Given the miserable results in what have clearly been misguided attempts to inform Americans about how what they are eating affects them (as evidenced by just about any chart on obesity in the U.S.), any improvement in current food labeling is welcomed and that’s what the Food and Drug Administration is doing with the proposed change below.
Fat is still the bad guy, though less so than before as the “Calories from Fat” item has vanished in favor of an enlarged Calorie count. Of course, the real problem with high-carb America is in the %DV area but, fortunately, only math geeks will be able to crack that code and discern any harmful information from it.
Most overweight and obese Americans will continue to buy what tastes good and highlighting the calorie count in the food label is certainly progress if it will give them a better idea of how many calories they’re consuming.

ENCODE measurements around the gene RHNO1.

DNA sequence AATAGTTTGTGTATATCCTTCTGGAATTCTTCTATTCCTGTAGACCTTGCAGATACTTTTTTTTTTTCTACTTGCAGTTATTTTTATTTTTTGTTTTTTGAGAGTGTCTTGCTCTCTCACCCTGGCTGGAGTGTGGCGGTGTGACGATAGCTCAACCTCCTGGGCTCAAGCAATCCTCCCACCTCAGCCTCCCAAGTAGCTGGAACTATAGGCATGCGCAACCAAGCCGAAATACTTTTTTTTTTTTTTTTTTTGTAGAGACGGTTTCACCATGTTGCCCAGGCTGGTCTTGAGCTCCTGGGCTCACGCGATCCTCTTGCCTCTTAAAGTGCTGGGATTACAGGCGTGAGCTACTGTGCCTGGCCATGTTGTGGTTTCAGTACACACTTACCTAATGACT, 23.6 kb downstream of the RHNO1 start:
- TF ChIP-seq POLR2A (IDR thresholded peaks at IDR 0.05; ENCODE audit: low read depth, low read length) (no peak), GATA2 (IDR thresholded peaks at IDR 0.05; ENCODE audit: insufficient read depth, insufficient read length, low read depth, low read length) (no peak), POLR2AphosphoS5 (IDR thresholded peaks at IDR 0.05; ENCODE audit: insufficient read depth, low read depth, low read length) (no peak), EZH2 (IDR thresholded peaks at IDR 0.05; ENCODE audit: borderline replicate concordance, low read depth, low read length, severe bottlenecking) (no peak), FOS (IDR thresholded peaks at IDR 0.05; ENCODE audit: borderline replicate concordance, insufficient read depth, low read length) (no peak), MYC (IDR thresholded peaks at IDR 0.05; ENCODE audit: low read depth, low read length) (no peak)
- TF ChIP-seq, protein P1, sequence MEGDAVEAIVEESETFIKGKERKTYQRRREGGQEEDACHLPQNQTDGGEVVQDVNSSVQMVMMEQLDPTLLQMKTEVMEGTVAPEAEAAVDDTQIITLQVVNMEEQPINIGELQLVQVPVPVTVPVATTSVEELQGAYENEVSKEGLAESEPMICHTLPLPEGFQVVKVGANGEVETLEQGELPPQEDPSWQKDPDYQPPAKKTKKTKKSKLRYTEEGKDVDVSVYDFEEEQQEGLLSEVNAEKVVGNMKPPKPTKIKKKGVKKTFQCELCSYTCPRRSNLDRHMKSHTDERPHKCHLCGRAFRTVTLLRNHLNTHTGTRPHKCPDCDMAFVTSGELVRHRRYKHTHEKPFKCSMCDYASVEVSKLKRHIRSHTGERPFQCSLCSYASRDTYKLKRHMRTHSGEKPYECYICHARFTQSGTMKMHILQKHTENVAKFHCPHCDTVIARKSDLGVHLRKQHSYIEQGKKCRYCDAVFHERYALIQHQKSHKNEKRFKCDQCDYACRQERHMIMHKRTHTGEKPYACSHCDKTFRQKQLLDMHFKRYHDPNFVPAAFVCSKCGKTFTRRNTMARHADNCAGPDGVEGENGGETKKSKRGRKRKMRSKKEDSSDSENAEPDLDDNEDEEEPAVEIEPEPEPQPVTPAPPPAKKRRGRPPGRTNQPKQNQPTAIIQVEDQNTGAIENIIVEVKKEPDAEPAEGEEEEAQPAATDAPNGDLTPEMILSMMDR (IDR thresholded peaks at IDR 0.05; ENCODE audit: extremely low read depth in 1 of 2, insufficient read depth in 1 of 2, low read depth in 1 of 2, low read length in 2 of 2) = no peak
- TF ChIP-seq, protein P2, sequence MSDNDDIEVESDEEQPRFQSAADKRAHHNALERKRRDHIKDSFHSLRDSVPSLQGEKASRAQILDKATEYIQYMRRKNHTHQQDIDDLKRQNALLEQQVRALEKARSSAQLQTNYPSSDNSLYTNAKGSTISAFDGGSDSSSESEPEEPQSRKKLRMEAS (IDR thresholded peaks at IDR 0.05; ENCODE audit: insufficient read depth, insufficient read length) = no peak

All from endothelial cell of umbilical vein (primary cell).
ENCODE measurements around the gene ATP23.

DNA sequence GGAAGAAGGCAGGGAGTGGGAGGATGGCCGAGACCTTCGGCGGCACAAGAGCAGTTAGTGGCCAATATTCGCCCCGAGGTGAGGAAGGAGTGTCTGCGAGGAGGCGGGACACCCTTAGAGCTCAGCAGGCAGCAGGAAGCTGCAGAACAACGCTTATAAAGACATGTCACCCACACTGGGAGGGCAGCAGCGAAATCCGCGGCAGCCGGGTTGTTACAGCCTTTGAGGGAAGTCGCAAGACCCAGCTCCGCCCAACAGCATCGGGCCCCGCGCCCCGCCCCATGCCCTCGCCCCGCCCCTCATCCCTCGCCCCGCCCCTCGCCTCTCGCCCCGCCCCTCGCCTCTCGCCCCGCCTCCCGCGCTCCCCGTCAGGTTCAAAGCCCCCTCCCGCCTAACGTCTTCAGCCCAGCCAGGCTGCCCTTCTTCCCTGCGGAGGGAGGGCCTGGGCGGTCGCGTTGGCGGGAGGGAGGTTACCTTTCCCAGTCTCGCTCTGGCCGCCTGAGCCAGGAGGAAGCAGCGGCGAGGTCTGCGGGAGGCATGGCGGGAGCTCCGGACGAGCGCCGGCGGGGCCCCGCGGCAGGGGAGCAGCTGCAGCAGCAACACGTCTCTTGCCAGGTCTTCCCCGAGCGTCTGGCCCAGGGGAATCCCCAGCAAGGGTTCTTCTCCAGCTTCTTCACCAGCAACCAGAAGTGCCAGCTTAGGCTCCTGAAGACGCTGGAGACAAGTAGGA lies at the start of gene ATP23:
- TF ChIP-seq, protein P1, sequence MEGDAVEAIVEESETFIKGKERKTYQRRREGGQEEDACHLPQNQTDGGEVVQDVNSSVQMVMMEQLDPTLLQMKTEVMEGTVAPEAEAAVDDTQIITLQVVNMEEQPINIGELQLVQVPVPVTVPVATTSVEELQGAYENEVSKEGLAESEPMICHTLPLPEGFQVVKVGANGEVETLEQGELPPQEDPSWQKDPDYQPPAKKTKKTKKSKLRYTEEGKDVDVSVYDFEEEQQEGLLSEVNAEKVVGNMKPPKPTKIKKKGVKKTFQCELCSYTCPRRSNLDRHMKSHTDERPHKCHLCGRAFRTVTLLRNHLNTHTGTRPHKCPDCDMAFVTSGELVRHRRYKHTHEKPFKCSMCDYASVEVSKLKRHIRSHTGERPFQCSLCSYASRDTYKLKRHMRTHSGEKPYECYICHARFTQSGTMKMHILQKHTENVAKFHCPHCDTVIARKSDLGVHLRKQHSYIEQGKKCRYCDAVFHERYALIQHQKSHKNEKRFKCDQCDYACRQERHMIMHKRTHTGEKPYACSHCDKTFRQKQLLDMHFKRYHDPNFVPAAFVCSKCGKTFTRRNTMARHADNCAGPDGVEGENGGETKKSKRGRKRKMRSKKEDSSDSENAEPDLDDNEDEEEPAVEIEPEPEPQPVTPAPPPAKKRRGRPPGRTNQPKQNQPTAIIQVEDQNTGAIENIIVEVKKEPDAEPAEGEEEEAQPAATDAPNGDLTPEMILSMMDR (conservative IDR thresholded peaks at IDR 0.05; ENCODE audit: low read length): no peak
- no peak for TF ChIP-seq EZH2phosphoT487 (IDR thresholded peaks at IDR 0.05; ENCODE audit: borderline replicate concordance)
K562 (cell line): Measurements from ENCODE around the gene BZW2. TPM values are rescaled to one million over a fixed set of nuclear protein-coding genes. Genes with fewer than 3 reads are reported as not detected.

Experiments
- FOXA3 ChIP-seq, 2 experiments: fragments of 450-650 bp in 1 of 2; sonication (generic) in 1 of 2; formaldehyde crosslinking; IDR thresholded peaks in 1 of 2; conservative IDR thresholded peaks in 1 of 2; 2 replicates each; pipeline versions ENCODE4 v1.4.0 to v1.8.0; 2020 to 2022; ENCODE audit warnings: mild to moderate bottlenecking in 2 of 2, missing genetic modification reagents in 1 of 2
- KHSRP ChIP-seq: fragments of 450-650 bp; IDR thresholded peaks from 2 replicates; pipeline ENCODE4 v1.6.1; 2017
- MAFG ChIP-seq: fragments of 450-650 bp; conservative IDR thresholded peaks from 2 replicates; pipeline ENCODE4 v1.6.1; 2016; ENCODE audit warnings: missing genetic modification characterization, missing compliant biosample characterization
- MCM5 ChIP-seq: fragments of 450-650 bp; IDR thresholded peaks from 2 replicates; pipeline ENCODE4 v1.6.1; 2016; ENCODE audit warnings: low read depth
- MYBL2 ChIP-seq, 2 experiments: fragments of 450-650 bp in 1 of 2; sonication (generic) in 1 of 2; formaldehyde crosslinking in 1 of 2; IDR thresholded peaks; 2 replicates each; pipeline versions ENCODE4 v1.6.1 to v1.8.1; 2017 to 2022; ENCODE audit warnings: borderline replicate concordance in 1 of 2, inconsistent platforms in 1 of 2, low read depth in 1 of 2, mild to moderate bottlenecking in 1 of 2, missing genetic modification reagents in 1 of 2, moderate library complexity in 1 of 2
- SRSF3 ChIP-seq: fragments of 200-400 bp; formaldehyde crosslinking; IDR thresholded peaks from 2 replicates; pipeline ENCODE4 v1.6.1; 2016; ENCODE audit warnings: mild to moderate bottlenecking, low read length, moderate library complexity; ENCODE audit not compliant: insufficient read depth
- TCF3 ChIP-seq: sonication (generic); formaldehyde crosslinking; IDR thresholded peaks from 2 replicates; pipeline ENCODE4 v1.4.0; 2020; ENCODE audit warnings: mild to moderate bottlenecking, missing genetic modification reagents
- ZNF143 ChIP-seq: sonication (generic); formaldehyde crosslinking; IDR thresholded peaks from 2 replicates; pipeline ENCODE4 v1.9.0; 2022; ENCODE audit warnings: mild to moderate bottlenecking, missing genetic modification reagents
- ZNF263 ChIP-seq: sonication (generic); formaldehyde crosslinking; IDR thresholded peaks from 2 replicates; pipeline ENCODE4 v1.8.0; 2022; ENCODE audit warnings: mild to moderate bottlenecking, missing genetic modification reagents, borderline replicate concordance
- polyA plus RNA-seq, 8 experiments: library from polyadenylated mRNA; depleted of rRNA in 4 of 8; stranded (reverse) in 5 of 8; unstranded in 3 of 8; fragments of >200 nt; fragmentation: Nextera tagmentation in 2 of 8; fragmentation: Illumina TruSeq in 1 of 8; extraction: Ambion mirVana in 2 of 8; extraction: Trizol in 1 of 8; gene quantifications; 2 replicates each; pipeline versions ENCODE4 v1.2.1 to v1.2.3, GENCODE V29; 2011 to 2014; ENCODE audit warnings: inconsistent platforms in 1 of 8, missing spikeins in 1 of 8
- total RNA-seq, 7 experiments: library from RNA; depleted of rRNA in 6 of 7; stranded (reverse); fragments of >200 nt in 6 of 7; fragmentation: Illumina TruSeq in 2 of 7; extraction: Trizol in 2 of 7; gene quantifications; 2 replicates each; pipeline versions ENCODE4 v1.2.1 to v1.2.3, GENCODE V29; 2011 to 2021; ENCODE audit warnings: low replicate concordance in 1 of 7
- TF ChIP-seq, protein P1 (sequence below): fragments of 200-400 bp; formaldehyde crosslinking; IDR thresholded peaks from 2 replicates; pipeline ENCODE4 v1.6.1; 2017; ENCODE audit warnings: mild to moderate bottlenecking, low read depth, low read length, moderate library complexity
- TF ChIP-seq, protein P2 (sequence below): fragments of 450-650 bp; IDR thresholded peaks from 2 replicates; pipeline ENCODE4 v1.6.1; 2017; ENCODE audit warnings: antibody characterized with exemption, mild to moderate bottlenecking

Unfortunately, for most fat people, the mix of calories is as important as the number of calories and that’s where the %DVs aren’t helping people since they are based on official government guidelines where carbohydrates get too high a share, due in part to the errant 1960s thinking that reduced fat in the American diet would help reduce heart disease.
[Note: I'll soon have my 3-year anniversary for "livin' la vida low carb" - I'll never go back.]